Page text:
KATHMANDU: The ever-aggressive Kali killing a demon with her trident is encountered in a less aggressive form in Asha Ratna Dangol’s painting titled ‘Stri-Shakti’. Instead of killing the demon, the Goddess is merely keeping the demon under her feet with her multiple hands holding the national flag of Nepal, book and conch shell along with weapons like khukuri, gun and others in each hand. The blue-complexioned Goddess is adorned in a golden cloth with alphabets of the Devanagari script all over it. The background is covered by writings from holy books of Hinduism and four small images of Gods and Goddesses accompany the Goddess sitting at the edge with dark mountains atop the painting.

Assimilating the theme, ‘Separating Myth from Reality — Status of Women’, International Art Festival, the painting is exhibited at the Patan Museum.

‘Love in the Air’ is yet another modern style painting by artist Ragini Upadhayay Grela which portrays a woman whose curly hair is connected to a computer mouse and who is sitting on a computer holding a mobile in her hand. The painting is dominated by orange colour except for the computer, which is light blue and is connected to two temples through mouse. Big and

elaborately decorated, the eyes that are extended out

of the face of the woman are

just like that of Goddess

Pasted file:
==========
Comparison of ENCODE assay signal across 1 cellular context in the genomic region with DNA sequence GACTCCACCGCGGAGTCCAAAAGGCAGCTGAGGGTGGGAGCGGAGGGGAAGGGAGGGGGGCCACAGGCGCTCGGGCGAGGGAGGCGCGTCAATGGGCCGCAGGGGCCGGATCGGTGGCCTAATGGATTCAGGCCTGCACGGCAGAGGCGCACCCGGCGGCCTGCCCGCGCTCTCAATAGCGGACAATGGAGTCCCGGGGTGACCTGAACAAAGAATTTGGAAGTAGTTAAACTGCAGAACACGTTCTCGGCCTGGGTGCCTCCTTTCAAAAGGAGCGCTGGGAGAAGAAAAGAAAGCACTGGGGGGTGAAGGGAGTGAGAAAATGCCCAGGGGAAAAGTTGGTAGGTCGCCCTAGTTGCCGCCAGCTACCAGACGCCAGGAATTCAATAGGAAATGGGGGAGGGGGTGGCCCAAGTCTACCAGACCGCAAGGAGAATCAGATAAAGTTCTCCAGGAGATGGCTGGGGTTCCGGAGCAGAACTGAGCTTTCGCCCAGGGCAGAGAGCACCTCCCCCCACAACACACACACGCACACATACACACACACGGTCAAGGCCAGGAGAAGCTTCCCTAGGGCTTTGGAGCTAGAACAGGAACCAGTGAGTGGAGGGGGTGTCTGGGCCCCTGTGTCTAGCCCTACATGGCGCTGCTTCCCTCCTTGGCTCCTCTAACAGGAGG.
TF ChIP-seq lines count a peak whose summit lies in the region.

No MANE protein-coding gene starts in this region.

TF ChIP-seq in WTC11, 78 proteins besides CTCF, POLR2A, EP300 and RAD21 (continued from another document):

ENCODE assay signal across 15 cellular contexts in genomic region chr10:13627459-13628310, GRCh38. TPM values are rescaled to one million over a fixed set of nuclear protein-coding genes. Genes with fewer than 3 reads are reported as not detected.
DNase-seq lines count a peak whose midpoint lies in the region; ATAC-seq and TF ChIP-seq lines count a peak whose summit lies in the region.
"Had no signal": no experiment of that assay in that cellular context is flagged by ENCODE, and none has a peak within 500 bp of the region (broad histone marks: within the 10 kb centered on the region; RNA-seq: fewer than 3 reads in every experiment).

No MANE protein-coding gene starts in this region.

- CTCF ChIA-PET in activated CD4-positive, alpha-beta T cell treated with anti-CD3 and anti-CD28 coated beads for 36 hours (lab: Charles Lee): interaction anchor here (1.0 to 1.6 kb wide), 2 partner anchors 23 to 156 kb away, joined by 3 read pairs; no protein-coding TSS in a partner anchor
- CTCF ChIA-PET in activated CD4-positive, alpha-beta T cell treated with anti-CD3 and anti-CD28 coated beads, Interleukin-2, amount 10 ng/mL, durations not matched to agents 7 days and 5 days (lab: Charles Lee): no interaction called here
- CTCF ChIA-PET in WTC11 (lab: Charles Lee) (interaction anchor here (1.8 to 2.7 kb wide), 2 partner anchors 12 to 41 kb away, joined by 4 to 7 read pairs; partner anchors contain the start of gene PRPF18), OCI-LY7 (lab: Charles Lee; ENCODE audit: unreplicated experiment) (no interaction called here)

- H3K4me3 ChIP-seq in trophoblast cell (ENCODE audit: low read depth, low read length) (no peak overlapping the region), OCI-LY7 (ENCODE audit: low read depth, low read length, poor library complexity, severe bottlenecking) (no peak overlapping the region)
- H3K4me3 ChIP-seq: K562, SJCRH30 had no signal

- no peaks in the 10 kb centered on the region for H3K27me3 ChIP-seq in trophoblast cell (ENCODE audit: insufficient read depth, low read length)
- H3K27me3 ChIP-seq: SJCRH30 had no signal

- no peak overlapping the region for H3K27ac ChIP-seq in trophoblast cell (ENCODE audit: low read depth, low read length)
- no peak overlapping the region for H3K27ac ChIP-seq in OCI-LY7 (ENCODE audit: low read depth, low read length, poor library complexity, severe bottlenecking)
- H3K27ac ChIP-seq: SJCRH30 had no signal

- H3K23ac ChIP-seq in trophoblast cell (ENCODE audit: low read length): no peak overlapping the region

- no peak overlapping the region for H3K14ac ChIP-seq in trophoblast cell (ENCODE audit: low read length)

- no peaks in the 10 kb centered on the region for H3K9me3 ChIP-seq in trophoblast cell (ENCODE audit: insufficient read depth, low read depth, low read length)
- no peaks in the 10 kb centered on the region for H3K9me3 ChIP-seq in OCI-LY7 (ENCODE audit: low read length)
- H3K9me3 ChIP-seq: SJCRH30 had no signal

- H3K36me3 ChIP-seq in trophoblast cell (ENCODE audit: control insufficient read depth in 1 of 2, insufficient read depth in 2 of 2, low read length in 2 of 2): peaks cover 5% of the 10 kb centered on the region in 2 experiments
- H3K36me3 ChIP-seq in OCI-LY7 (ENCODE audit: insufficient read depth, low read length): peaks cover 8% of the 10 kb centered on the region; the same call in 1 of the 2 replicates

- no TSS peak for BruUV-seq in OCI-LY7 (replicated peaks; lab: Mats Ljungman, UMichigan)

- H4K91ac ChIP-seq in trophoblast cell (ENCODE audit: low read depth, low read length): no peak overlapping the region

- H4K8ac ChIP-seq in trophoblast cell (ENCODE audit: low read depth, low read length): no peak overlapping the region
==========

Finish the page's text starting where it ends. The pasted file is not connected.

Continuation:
Kumari. Finger imprints

on the rim of the canvas

give a different impression to the whole painting.

Even decaying bone can allure people — American artist Maureen Drdak proved this by artistically portraying them in her three artworks of ‘Lam Lha Whispered’ series. Decaying bone along with a few straws is showcased in a faint black colour while red petals are falling from the bone in the first painting that has used Mylar. The images are crystal clear in the second painting as they acquire vibrant colour through Giclee Print. Finally, the colour of the bone and petals turn white and green respectively through Solarised Giclee Print in the third one.

The installation by Manish Lal Shrestha, ‘My Mother Says I’m always young’ constituted three forms of art — painting, sculpture and installation — in one. In a room, an image of a woman holding her son is portrayed on the inner part of an open wooden box. A box of mirrors is fixed right beneath the image in such a way that if the wooden box is closed the mirror box could easily come out of the rectangular hole on the lid of the box. Eight boxes with tiny holes are placed maintaining certain distance on the floor while six similar boxes are suspended from the ceiling. All of these boxes have lights inside and thus depicts affection and privacy giving an impression of Aankhi Jhyal.